Aiea’s Say aims for players to meet their potential

Aiea quarterback Kobe Kato led Na Alii's comeback bid in a 42-27 loss in the first round of the OIA playoffs last Saturday. In photo, Kato is pictured throwing a pass in a regular-season game against Moanalua. George F. Lee / Honolulu Star-Advertiser.
Aiea quarterback Kobe Kato led Na Alii’s comeback bid in a 42-27 loss in the first round of the OIA playoffs last Saturday. In photo, Kato is pictured throwing a pass in a regular-season game against Moanalua. George F. Lee / Honolulu Star-Advertiser.

You couldn’t help but notice a twinge of disappointment in the eyes of Wendell Say after a first-round Oahu Interscholastic Association football first-round playoff loss last weekend.

You see, those same eyes before the game were probably glinting with the wonderful possibilities of what could actually happen with a win.

“The hardest part is getting the kids to reach their potential,” said Say, who knows a thing or two about coaching football. He just finished his 26th season as Na Alii’s head man.

And, if you think about it, his players certainly did not play up to their potential in the first half of the 42-27 loss at Leilehua to the Mules. That, obviously, was evidenced in the second-half effort that produced 27 comeback points.

There probably wasn’t one person in Hugh Yoshida Stadium that thought Aiea was going to score even one point, let alone 27.

When Aiea did score, Say made a brilliant move by going for two points. The conversion was successful, making the deficit 34 points (42-8) instead of the mercy-rule, clock-killing 35. It gave Na Alii time they desperately needed, but eventually did not have enough of.

“I told the kids at halftime that I’ve never known them to quit and that we weren’t going to start now. We made a lot of mistakes in the first half and kept shooting ourselves in the foot. We’re a better team than that and I didn’t want to see it end that way.”

It ended — and that shot of glory (not for Say as much as it would have been for the players he cares so much about) also known as a spot in either the state Open or Division I tournaments — did not materialize.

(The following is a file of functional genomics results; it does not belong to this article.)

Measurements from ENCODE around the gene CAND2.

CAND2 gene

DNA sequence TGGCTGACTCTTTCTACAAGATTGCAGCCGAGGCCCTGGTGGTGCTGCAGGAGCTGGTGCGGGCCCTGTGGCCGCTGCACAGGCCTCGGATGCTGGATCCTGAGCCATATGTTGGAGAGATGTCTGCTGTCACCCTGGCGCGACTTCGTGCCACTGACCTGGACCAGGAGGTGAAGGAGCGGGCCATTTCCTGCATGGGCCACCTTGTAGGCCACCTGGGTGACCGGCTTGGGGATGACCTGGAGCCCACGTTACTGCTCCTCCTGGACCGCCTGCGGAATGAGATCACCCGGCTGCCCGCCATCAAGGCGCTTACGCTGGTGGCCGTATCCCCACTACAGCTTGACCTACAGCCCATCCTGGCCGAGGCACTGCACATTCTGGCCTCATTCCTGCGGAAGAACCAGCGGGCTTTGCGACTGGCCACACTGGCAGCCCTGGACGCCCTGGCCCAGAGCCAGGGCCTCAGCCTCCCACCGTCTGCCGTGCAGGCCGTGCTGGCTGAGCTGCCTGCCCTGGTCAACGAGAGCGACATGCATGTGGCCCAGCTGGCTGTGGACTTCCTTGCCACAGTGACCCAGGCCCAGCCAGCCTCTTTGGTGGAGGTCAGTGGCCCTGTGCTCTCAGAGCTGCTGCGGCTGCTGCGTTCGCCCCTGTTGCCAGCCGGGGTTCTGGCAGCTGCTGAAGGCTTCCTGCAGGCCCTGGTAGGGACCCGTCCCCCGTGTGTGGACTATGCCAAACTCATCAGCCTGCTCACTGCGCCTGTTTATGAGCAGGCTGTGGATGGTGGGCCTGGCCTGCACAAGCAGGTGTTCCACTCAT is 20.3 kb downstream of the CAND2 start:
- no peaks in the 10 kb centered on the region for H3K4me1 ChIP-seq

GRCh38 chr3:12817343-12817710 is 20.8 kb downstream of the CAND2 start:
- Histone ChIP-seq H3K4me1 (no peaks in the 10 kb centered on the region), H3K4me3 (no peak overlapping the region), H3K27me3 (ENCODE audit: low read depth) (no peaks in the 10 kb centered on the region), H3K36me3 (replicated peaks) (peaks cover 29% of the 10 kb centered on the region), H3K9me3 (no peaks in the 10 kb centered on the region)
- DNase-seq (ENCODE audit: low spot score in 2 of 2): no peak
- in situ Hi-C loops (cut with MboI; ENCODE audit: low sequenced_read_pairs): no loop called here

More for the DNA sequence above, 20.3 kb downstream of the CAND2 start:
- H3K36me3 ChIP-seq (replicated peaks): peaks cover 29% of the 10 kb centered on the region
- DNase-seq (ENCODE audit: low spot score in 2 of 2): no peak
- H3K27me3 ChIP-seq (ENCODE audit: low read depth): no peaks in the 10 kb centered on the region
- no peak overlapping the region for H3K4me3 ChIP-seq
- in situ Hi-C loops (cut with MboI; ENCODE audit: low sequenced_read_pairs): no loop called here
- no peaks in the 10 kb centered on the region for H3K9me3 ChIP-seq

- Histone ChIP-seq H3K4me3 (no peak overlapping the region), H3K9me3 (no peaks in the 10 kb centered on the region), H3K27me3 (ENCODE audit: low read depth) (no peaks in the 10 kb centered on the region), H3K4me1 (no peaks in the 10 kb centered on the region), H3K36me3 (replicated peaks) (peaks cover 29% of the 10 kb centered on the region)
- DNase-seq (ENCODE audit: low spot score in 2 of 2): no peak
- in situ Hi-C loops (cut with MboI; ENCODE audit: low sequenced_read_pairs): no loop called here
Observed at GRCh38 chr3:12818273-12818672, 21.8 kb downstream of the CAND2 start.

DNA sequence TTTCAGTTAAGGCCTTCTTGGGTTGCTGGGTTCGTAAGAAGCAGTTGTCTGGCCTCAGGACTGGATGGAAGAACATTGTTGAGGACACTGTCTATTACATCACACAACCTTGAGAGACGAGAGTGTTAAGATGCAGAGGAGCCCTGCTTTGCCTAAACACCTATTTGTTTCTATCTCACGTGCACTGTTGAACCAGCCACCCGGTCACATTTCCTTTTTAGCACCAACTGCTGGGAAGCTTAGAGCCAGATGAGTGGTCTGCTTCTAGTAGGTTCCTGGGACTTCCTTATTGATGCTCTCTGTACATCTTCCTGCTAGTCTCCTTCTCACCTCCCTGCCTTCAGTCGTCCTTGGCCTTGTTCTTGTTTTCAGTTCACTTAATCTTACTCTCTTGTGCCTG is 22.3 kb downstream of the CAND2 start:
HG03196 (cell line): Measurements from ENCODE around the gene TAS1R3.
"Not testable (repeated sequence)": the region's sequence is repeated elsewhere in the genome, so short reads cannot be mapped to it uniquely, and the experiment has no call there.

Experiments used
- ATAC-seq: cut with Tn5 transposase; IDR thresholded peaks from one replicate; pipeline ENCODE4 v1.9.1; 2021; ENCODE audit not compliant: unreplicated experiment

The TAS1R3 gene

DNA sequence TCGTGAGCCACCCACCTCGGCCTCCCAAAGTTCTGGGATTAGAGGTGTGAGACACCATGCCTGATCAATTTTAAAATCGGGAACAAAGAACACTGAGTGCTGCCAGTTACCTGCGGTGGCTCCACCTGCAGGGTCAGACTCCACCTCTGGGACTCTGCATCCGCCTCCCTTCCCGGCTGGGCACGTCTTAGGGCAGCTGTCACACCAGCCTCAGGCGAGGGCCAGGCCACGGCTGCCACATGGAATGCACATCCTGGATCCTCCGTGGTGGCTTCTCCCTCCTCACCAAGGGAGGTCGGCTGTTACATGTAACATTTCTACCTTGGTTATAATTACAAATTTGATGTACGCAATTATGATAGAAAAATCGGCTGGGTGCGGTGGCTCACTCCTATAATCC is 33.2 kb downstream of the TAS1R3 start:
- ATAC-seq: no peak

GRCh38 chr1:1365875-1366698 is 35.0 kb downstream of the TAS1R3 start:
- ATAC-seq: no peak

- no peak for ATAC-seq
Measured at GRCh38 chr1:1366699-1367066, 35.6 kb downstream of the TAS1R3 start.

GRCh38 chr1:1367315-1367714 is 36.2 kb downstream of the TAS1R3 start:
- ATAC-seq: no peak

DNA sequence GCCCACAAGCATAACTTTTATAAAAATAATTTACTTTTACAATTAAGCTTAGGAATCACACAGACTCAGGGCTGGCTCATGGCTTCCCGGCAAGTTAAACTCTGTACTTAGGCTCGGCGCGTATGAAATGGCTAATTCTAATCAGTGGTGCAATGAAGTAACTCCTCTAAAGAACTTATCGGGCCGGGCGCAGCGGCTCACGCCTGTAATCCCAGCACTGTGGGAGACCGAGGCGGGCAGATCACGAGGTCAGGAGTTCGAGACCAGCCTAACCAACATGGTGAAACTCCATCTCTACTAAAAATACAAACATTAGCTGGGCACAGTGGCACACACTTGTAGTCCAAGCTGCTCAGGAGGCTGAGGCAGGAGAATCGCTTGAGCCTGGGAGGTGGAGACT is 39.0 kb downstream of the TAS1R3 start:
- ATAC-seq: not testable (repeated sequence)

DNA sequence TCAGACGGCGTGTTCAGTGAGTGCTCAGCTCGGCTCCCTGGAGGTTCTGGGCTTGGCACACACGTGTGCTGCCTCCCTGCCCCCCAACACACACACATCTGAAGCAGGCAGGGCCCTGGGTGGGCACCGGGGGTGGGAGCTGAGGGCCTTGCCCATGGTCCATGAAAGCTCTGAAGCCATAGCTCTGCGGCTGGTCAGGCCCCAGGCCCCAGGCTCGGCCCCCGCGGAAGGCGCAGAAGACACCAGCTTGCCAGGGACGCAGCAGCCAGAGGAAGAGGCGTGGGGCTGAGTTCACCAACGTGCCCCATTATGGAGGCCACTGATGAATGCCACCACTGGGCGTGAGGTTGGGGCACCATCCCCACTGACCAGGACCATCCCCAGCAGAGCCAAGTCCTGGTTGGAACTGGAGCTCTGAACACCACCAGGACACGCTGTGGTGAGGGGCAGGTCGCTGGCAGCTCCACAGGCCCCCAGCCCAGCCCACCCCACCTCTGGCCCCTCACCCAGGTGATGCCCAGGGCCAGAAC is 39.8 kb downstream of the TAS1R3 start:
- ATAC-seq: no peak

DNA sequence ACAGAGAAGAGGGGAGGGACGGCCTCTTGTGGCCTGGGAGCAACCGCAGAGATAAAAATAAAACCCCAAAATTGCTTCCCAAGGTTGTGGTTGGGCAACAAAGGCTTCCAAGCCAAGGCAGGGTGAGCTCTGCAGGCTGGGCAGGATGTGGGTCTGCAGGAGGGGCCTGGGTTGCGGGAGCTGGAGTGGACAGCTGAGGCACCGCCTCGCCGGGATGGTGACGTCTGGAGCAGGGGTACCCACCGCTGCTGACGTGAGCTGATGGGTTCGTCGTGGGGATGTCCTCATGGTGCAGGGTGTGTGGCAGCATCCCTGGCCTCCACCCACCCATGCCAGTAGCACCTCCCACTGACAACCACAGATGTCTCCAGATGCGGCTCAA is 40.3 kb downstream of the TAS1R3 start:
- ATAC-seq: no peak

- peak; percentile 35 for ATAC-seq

But, now, Say has leverage next season. All he has to do is show video of both halves and ask his players, ‘Do you want to be like this team in the first half or this team in the second half?’ ”

That second-half team was state-tournament material.

It’s a process to build a program. In Aiea’s case, that process is clear cut. It’s not a matter of ability. It’s a matter of stepping up and doing the right things at the right time.

Say, no doubt, is happy with the direction of the program. With a finish of 3-6 overall and 3-4 in the OIA Blue, the arrow is pointing up. In Na Alii’s three previous seasons, they went: 1-7 and 1-6 in 2015; 2-6 and 2-5 in 2014; and 2-6, 0-6 in 2013.


  1. Checkyoself October 12, 2016 2:27 pm

    Ummm… Sad to “Say”, but Leilehua had second and third string players in the second half.
    Aiea had a great second half yes. Every member of the mules team got their chance for some playing time.
    As for Aiea… Na alii needs more work period.
    Start with basic disciplined football. Back to the drawing board. Really good talented players but coaches need to put their aces in their places.
    All year long, Na alii have been out hustled on the battlefield. Good luck, hit the weights, and see you next year.

  2. ??? October 12, 2016 2:48 pm

    Maybe Aiea needs to go to a new coach who can prepare & motivate his team to compete from the start of the game instead of after halftime! “Just sayin”

  3. phILHarmonic October 12, 2016 3:07 pm

    Coach Say is a good man and has positively influenced so many players. He is selfless and has given so much for the program with no expectations of anything in return. When it is his time it will happen. Until then, thank you coach for all you do.

    Critics, have your resume ready.

  4. SpockU October 13, 2016 11:54 am

    Say it isn’t so. Dedicated coach for 26 years, time to hit the AD desk and give the young guns a shot at Na Alii head coach. Might reach his potential there!

  5. Bumbuchas October 13, 2016 2:04 pm

    Walk his shoes for a day and see what it’s like. You have no idea what it’s like dealing w/the ME entitled generation. Young Guns, wait till you gotta line the field, do the laundry, fundraise, deal & monitor w/their academics, run an off-season program which lengthens the FB time to 10 months of the year. Oh, let’s not forget the disgruntled Parents who in their eyes, their Johnny is always better then the guy in front of him or, ‘”what do mean my son gotta come practice everyday?” Haha, easy to say, Harder to do. Mahalo Coach Say for the many sacrifices you and your family endure to devote time to Na Alii FB. We know you never broke rules like the other OIA Schools to recruit!

  6. phILHarmonic October 13, 2016 3:02 pm

    @ bumbuchas

    Spoken well, and on point. He is the standard of class that many coaches should aspire to achieve.

    @ SpockU

    There are some very good “young Guns” that are currently coaching under him now, I hope that they put their names in when the opportunity arises.

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